These students have been recognized as Watsons and Keasbies, bringing honor to themselves as scholars and to Bowdoin. Our students graduate today as the finest examples of our liberal arts tradition.
This level of achievement is superb, but it is not what truly sets this class apart. That would be leadership; the principled leadership demonstrated by so many in this class that we will always remember.
This College will forever be a better place because of the leadership these students have shown in efforts like BeMassive (a group organized to educate on sexual violence against women), and in their efforts to educate us all on issues related to discrimination and harassment based gender and sexual preference. These are students who organized to support social justice in this world and particularly in Darfur, and who organized to create and demand academic success for African American men at this College, and to demand diversity within our faculty ranks. Many of these gradates are student leaders who have had important influence on curriculum and college governance. And, finally, students in this class have led Bowdoin to a commitment to environmental sustainability. These are true leaders on important issues of our time.
Let me give special recognition to the students, Larissa Curlick, Katherine Kirklin, and Mike Taylor, who have educated us and led us on issues related to our environment. These student leaders are people who understand the issues. They have moved beyond political rhetoric or “inconvenient truths.” They are students who understand the science and who understand the policy, and have translated science into policy and economics, finance and practice. All of the energy that Bowdoin now purchases and utilizes is “green” because of the efforts and dedication of students graduating today. And I am proud to announce that because of the work and education arising out of the independent studies of two students in this class (Holly Kingsbury and Katherine Kirklin), Bowdoin will sign on to the American College and University Presidents Climate Commitment, pledging the College to carbon neutrality.
And so, the graduates sitting before you understand leadership. They have lived it here at Bowdoin. We have every confidence and an expectation that they will continue this leadership – this principled leadership – into the future, reflecting vividly the principles of the common good that we at Bowdoin so proudly represent.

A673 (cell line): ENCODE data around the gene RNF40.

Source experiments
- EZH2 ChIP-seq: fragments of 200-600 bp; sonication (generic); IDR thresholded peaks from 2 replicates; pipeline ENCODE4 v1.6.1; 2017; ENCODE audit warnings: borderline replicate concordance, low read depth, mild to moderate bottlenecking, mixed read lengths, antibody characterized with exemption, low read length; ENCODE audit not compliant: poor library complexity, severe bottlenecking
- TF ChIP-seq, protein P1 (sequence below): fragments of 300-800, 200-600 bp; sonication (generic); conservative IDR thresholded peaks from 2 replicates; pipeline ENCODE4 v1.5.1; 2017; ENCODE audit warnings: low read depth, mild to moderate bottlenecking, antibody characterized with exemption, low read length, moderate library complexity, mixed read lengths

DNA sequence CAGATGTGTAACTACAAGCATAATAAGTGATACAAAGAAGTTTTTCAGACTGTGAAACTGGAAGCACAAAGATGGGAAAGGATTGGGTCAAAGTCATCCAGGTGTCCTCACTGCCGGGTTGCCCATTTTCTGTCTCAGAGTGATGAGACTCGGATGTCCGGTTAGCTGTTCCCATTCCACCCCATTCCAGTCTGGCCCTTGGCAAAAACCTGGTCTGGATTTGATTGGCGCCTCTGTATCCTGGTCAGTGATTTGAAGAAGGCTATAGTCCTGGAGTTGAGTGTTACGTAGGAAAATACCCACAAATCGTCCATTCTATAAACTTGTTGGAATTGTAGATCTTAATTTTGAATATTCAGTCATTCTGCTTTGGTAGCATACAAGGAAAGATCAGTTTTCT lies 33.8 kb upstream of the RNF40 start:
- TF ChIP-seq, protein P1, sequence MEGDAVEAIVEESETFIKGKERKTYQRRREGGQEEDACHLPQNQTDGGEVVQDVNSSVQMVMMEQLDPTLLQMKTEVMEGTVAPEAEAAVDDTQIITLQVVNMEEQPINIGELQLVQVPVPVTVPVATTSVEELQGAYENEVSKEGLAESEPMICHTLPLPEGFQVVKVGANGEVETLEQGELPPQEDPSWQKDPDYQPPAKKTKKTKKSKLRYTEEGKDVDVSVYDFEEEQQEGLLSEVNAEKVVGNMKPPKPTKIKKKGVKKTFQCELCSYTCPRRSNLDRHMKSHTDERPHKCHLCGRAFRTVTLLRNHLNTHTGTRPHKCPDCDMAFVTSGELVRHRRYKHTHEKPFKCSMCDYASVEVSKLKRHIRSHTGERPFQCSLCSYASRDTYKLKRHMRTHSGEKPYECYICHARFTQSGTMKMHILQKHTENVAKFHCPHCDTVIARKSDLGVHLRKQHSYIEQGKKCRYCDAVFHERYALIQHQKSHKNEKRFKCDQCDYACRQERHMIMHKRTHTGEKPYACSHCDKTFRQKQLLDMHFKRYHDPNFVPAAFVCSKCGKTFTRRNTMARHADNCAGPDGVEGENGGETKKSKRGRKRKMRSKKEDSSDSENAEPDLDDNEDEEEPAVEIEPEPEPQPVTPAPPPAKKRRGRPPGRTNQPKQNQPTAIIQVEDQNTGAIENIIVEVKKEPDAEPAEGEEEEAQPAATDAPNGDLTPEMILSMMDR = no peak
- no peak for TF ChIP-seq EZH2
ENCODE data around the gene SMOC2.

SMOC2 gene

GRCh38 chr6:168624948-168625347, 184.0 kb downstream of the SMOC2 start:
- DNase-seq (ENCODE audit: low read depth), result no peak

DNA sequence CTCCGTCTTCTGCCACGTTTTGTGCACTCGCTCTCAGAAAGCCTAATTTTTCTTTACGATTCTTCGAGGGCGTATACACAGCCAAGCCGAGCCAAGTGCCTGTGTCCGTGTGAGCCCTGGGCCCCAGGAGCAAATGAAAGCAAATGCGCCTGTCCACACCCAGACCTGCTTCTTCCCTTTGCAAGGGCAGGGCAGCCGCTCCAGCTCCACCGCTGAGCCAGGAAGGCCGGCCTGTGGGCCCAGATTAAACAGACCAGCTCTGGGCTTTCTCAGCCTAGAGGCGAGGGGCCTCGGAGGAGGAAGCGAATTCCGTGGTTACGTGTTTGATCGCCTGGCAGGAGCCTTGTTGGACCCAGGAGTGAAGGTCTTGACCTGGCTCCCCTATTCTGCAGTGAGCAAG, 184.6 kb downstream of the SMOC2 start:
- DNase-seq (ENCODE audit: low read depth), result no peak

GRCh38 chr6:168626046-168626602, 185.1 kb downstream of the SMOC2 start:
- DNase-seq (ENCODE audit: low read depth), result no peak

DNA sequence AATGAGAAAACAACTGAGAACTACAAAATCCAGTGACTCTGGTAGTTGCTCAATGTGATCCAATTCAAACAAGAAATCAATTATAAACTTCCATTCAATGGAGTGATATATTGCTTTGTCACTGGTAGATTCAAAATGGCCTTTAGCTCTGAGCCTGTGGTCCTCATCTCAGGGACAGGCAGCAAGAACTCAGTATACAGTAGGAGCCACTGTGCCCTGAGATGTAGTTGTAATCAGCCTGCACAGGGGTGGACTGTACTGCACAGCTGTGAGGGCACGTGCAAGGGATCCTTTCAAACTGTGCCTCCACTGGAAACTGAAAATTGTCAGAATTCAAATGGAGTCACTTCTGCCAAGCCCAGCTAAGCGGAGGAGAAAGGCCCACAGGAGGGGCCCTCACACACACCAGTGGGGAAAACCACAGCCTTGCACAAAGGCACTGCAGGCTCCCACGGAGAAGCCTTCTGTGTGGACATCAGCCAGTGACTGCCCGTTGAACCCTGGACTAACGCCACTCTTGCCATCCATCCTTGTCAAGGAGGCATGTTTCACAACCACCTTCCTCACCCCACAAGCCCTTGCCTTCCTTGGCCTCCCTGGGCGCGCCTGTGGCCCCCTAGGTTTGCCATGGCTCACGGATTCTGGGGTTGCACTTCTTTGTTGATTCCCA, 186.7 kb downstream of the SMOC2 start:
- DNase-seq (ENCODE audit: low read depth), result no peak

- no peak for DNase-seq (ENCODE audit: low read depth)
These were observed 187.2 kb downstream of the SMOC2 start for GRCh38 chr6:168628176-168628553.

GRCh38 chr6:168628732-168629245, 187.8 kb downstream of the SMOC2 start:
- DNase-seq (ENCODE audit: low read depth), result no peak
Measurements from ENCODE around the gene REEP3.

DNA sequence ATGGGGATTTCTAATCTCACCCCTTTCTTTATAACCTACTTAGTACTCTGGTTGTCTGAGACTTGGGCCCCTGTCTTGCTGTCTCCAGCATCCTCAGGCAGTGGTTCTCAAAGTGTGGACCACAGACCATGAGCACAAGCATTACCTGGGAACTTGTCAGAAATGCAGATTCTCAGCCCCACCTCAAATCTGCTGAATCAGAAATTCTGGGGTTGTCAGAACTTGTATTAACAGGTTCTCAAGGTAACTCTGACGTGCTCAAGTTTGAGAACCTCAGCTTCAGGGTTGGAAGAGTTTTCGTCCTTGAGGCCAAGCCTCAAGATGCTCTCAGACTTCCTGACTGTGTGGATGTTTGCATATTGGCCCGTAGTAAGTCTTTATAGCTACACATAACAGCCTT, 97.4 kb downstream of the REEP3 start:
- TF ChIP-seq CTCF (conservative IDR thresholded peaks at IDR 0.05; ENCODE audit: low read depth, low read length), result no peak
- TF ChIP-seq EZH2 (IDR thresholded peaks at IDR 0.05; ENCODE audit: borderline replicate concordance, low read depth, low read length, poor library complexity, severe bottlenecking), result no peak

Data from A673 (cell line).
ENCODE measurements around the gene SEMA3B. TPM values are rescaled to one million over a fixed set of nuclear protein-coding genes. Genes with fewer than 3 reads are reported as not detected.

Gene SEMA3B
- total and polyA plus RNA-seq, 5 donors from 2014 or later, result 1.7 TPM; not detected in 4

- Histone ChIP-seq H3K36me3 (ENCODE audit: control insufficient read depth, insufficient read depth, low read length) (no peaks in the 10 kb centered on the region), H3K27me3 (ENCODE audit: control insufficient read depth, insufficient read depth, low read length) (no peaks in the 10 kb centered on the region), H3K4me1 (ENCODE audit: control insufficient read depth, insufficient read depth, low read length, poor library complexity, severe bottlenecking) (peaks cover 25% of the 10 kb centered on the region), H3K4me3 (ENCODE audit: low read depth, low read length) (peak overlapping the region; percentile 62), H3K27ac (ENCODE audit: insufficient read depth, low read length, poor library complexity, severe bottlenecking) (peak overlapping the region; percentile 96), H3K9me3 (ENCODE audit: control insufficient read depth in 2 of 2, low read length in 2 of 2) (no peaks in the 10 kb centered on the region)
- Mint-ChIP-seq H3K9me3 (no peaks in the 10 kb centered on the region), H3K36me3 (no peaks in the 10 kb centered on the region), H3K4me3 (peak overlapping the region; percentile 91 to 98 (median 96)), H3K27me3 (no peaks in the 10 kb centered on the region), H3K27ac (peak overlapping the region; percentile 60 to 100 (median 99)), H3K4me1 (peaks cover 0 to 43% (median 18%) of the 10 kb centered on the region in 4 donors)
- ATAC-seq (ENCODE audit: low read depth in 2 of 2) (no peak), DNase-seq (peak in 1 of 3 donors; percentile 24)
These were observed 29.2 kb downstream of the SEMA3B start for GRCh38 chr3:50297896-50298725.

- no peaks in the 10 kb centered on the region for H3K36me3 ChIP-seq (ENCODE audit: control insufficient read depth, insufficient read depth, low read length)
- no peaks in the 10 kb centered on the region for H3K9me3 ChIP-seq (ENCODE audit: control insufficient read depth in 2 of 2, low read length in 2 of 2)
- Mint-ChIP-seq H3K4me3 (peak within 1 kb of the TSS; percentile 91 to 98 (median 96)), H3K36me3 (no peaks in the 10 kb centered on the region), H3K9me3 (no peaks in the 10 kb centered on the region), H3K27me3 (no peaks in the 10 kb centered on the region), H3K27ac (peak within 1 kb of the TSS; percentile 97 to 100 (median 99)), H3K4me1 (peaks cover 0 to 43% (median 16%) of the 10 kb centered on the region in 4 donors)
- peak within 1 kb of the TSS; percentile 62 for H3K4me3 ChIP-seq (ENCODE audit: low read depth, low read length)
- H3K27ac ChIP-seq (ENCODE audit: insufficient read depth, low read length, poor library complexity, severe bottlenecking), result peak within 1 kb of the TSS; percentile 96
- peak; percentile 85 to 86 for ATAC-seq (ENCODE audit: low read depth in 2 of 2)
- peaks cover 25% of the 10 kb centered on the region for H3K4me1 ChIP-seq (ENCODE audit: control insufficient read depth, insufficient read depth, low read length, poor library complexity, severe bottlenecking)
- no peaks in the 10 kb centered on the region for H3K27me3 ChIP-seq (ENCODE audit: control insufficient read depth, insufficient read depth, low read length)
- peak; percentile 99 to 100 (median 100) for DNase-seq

And now, I would like to add a final word to our graduates.
Look around you. You are surrounded by people who will be your friends for your whole life. Not only your classmates, but also the faculty, staff, and even the president of this College. Bowdoin is grounded on yet another essential principle – the fundamental value of enduring personal friendships. My best friends in life are people who sat with me over thirty-five years ago right where you are sitting today. I am confident that in 35 years, when you return for Reunion, you will say the same.
Within the hour, you will become alumni of Bowdoin College. In doing so you will join the most loyal and enthusiastic group that any college or university would be proud to call their own. Among these fellow alumni you will find old friends, and meet new ones. You will discover mentors and supporters ready to reach out and assist you throughout your lives. I know from experience. Take advantage of these relationships and stay connected and devoted to each other and to your college.
Let us now return to where we began – The Offer of the College by William DeWitt Hyde – the seventh president of Bowdoin.
To be at home
in all lands and all ages;
to count Nature
a familiar acquaintance
and Art and intimate friend;
to gain a standard for the appreciation of others’ work
and the criticism of your own
to carry the keys of the
world’s library in your pocket,
and feel its resources behind you
in whatever task you undertake;
to make hosts of friends
who are to be leaders in all walks of life;
to lose yourself in generous enthusiasms
and cooperate with others for common ends--
this is the offer of the College
for the best four years of your life.
Congratulations to the Bowdoin College Class of 2007, and Godspeed to you all!